With expansion of the terminal at the Lea County Regional Airport already begun, Assistant County Manager Corey Needham wants to again double the passenger holding area.
At an estimated cost of more than $1.6 million and with funding already available, Lea County Commissioners gave their collective nod of approval after Needham explained the wisdom of making that change now, rather than later.
Currently, Needham said, the secured area for passengers has only 41 seats while the airplanes landing at the airport have 50 seats. Construction begun in January will expand the passenger holding area to 72 seats, but Needham said many more seats may be needed in the near future.
“With possible changes to a larger aircraft that’s being discussed right now, possibly an additional flight or an additional destination,” Needham said, 72 seats may not be enough for long.
His proposal to add 3,300 square feet would improve that outlook.
“It changes from 72 to approximately 150 passengers to fit in the hold room. If additional flights are added, it will be able to accommodate them in an overlapping time,” Needham said. “The problem is if we have a 72-passenger hold room, we could handle a bigger aircraft, but any additional flights would have to be added in the afternoon so they’re not stacked on top of each other.”
He explained afternoon flights could result in passengers reaching a hub too late for connecting flights, then having to spend the night, not an ideal situation for travelers.
The current expansion programming started in May 2015 and was completed May 2016, with the construction contract awarded to Lasco Construction in December 2018.
“Since completing programming and beginning design, ridership has increased by 67%,” Needham said.
Further expanding the passenger holding area now would provide a number of advantages, he added.
• Minimize the cost of construction by reducing the need to reconstruct walls, footings, etc. on the east wall of expansion at a later time.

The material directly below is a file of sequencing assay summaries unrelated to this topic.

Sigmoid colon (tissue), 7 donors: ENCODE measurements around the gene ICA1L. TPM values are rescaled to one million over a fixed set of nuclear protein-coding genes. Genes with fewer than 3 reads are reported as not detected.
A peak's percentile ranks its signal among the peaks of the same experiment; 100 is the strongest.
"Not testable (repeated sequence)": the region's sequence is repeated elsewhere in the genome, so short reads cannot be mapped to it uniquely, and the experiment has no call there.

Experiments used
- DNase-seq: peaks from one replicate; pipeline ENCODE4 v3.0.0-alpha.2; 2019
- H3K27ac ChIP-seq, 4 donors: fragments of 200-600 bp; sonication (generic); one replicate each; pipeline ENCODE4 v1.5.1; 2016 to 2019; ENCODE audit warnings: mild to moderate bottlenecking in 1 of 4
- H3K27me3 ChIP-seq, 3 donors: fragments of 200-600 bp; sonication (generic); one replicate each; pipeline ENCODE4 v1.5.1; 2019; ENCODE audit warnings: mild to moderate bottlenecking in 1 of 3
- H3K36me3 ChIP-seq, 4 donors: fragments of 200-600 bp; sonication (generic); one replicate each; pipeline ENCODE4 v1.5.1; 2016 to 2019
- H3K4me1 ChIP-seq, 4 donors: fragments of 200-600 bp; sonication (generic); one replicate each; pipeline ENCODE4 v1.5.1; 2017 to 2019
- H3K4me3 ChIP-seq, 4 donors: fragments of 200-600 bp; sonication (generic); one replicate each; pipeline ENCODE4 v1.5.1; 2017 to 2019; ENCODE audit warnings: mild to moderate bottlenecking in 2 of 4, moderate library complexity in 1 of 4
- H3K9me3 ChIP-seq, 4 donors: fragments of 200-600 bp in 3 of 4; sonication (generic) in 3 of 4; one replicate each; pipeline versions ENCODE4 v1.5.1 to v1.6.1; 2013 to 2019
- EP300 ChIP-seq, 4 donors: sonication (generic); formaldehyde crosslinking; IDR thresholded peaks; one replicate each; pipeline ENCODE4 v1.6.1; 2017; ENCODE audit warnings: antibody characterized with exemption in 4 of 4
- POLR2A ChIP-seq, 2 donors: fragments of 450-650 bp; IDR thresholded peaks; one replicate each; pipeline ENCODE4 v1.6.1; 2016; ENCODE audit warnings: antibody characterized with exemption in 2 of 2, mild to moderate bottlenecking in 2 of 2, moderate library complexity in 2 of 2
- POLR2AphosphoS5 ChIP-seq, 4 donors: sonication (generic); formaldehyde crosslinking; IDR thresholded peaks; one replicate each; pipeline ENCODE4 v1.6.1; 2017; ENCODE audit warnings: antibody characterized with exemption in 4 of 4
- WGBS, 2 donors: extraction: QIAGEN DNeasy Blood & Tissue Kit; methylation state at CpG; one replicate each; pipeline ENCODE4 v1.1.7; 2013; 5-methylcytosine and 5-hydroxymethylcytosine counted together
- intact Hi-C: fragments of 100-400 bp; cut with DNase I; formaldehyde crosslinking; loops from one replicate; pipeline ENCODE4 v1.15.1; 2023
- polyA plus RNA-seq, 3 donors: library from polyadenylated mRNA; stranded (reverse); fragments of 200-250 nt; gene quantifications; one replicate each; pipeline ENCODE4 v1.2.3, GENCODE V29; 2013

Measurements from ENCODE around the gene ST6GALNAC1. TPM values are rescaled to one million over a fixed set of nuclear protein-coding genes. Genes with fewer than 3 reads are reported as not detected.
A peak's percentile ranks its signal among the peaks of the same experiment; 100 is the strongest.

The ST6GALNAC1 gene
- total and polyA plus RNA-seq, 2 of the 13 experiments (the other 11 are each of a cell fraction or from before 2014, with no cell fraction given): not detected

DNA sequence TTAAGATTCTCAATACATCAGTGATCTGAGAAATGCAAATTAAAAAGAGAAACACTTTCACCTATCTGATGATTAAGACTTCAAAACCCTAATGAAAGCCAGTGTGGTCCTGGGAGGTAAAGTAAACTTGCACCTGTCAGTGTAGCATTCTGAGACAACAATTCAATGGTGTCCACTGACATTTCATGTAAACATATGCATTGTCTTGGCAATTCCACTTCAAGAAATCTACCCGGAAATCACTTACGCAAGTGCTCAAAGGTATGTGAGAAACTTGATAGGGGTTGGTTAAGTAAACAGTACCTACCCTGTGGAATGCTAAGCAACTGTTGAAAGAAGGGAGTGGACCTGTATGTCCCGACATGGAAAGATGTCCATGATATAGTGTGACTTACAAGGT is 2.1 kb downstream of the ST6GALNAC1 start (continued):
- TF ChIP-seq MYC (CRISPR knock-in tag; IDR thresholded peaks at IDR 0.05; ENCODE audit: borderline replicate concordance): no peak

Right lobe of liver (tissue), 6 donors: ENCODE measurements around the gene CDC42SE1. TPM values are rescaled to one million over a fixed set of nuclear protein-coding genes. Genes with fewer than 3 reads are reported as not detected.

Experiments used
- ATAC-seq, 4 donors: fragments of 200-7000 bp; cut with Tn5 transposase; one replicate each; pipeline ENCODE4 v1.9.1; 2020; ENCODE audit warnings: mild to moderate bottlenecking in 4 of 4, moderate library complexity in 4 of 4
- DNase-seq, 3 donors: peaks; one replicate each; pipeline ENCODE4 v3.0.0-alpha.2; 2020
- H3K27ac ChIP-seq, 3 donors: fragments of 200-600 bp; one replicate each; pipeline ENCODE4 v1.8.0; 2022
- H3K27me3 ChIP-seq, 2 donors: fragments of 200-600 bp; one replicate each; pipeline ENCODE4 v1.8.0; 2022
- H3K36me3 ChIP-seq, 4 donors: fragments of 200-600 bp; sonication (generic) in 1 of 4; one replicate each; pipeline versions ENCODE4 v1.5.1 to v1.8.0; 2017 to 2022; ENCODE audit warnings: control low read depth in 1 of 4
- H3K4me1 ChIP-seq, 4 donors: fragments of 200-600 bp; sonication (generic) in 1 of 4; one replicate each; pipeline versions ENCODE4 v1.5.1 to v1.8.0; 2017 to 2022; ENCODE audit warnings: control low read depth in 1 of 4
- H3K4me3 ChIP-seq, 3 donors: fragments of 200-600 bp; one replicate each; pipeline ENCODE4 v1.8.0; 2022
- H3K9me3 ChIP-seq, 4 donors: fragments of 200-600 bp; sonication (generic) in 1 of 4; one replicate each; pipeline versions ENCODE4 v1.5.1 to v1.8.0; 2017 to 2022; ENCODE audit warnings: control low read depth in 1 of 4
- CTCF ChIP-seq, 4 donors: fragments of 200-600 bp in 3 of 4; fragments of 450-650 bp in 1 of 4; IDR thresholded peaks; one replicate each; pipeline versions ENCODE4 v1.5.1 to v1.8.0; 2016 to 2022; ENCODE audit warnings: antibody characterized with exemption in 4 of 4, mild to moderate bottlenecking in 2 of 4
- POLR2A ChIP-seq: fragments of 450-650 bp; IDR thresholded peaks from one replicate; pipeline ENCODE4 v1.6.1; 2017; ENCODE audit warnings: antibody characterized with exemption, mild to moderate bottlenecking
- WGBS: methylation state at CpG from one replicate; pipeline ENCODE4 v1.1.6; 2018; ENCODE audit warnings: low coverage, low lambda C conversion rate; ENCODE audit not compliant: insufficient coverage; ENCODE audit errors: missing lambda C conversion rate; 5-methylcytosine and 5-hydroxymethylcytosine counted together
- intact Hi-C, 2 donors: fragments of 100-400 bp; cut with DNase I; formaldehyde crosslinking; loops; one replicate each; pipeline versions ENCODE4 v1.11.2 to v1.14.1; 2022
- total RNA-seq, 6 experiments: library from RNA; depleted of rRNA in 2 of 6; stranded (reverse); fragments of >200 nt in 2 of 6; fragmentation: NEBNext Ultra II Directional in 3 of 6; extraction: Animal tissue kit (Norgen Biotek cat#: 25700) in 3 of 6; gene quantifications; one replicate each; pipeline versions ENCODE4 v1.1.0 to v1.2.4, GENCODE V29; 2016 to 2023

• Allow for future flight times to be adjusted to times that would promote better connection flights.
• Allow for construction near secured area that may become more restricted when new requirements are triggered.
• Provide larger open space for passengers.
• Provide infrastructure for a jet bridge, if later desired.
• Provide a visually more substantial terminal for arriving and departing passengers.
The cost would be covered by existing funding, Needham said.
Already in the fiscal year 2019-20 budget are two line items containing about $900,000 each related to the airport improvements.
“It’s currently budgeted in enough line items that we can cover the proposed changes without having a budget adjustment,” Needham said. “Doing it now, rather than later, would help me out.”
In addition, a separate project with $2.1 million in the budget recently received another $2.1 million in the for of a Federal Aviation Administration grant.
“Now I have $4.2 million to go toward a $2.1 million project,” Needham said. “We’re working with the FAA to reallocate a little over $1 million of that fund to go toward asphalt and concrete improvements associated with this project.”
The potential of increasing the number of flights and passengers at the rate now being proposed concerned Commission Chairwoman Rebecca Long, who was worried about parking spaces.
“Do we have enough parking spaces?” she asked.
Needham assured her the current space available will be enlarged to accommodate requirements, but pointed out that’s another project altogether. In addition, the county has sufficient space at the airport to increase parking spaces up to an estimated need of 600.
“What does 600 parking spaces look like? Walmart. They have 630 parking spaces,” Needham said. “That’s what we’re looking at building this year.”
He anticipates completion of the new portion to occur late this year, with renovation of the existing 4,400 square feet of the terminal to begin almost immediately and be completed in April 2020.
No decision was made immediately at the May 23 County Commission meeting since the information was provided during a discussion session without intent of action. Needham said he would bring a resolution back to the board at the next meeting on June 13 for a vote if commissioners wanted him to do so.
“I hear a lot of nods,” Long quipped.
Curtis C. Wynne may be contacted at .